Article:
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Tempo Tempo Tempo: the Bucs are slow

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The Buccaneers are not a fast offense right now. They aren't fast in two senses of the word: they aren't scoring quickly, and they aren't moving quickly from play to play.

It's not on-field speed they lack, as Arrelious Benn has real deep speed, Mike Williams isn't a slow receiver either and Preston Parker has a real burst to him. But for some reason the Bucs haven't been able to create a lot of big plays. The Buccaneers have had very few explosive plays this year. They have only completed 10 of 23 passes that traveled 15 or more yards in the air, and three of those were nullified by penalties. The Bucs have instead had to rely on methodical drives, with frequent dumpoffs to Earnest Graham

That lack of explosion and that need to grind yards together is pretty different from last year, when this offense looked more explosive and exciting. That lack of explosive plays is in part a result of Freeman simply not throwing a lot of deep passes. Part of it is probably also a result of wide receiver play, but this is hard to analyse without access to coaches' tape. Whichever the reason, this lack of explosive play is troublesome. 

The Bucs can do one very simple thing to help create those plays, however. And that is play with a higher tempo. I talked about this before, and I'm going to keep talking about it as long as the Bucs continue to look sluggish. The Bucs are slow coming out of the huddle, they're slow to get to the line, and they're slow to snap the ball. In fact, they usually take a few timeouts during a game just to avoid delay of game penalties, which is caused by this sluggish pace.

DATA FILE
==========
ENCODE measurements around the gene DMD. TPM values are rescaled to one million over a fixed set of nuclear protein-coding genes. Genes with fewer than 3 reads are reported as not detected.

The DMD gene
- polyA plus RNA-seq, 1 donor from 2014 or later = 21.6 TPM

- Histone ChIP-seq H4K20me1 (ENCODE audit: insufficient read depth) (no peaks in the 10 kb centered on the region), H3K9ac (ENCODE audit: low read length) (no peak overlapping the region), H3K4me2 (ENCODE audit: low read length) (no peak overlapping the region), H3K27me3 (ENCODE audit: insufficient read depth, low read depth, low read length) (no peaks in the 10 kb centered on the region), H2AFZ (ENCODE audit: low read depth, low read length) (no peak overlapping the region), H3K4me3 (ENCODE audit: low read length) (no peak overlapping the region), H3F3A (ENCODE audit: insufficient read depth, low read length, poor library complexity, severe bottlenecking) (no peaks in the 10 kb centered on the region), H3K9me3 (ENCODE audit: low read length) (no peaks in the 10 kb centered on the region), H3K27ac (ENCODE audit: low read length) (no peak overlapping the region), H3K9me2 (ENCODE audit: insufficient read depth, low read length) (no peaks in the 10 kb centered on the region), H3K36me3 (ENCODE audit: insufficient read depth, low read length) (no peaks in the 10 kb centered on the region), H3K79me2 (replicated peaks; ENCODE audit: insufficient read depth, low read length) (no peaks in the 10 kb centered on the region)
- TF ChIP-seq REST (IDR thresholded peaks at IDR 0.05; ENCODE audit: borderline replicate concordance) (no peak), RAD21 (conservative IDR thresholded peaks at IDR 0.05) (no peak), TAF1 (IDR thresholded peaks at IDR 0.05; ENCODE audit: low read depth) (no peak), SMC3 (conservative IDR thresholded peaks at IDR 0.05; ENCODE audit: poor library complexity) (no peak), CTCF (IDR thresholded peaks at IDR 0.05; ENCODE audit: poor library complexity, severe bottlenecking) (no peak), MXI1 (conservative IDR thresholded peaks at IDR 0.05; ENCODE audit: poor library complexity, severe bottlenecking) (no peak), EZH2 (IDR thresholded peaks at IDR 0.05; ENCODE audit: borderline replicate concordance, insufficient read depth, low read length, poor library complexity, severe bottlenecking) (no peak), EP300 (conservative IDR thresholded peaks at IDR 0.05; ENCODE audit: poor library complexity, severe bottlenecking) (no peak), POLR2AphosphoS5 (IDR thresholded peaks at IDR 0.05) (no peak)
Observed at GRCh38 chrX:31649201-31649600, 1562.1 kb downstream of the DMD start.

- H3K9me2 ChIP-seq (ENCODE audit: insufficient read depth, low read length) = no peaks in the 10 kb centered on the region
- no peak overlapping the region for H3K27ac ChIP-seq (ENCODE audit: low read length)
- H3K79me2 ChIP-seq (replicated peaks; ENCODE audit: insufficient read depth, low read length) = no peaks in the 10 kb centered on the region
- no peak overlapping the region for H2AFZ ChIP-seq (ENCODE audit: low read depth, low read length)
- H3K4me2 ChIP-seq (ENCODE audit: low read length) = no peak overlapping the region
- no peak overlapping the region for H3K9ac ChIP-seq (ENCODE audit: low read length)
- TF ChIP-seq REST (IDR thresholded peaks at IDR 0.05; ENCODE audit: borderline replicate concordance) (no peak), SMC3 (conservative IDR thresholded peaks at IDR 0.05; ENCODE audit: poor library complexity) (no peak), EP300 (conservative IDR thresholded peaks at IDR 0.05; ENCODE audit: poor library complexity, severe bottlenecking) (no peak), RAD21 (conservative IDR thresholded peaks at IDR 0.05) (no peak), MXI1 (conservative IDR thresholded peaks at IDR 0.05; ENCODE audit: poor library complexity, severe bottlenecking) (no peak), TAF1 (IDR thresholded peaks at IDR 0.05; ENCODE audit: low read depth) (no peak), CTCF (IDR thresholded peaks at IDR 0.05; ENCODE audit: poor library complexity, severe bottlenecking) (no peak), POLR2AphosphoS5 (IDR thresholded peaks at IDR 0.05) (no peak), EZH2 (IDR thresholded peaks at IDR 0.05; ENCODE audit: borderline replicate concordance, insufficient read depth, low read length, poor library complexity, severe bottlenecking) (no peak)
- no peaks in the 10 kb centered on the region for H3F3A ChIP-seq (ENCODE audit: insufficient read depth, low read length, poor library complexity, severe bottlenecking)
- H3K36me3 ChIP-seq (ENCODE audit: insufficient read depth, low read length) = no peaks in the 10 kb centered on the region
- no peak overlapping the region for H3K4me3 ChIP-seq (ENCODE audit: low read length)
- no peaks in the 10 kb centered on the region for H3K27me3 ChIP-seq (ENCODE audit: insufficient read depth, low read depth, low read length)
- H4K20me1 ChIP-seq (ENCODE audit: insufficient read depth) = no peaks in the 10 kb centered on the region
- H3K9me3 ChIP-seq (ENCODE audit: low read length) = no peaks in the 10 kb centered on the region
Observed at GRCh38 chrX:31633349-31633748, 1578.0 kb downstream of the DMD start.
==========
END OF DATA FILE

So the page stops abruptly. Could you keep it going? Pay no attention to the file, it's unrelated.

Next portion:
There are a lot of advantages to playing with a high tempo. You limit the time a defense has to react to your personnel packages. You limit the amount of substitutions they can make. And by playing at a high tempo you tire out the opposing defense, and there's no better catalyst for offensive success than a tired defense. 

You could see some of this at work in the Monday Night game, but on the wrong side of the line of scrimmage. The Colts came out of the locker room firing. Curtis Painter moved from snap to throw to the line to the next snap very quickly, and this allowed him to move his field down the field quickly, getting a field goal on the opening drive. 

There's no reason why the Bucs cannot play with that kind of tempo. Move from play to play faster. It doesn't need to restrict personnel packages or playcalling, although running a no-huddle offense with no substitutions does help, but getting to the line quickly and snapping the ball as quickly as possible will help this offense set the tone early in games.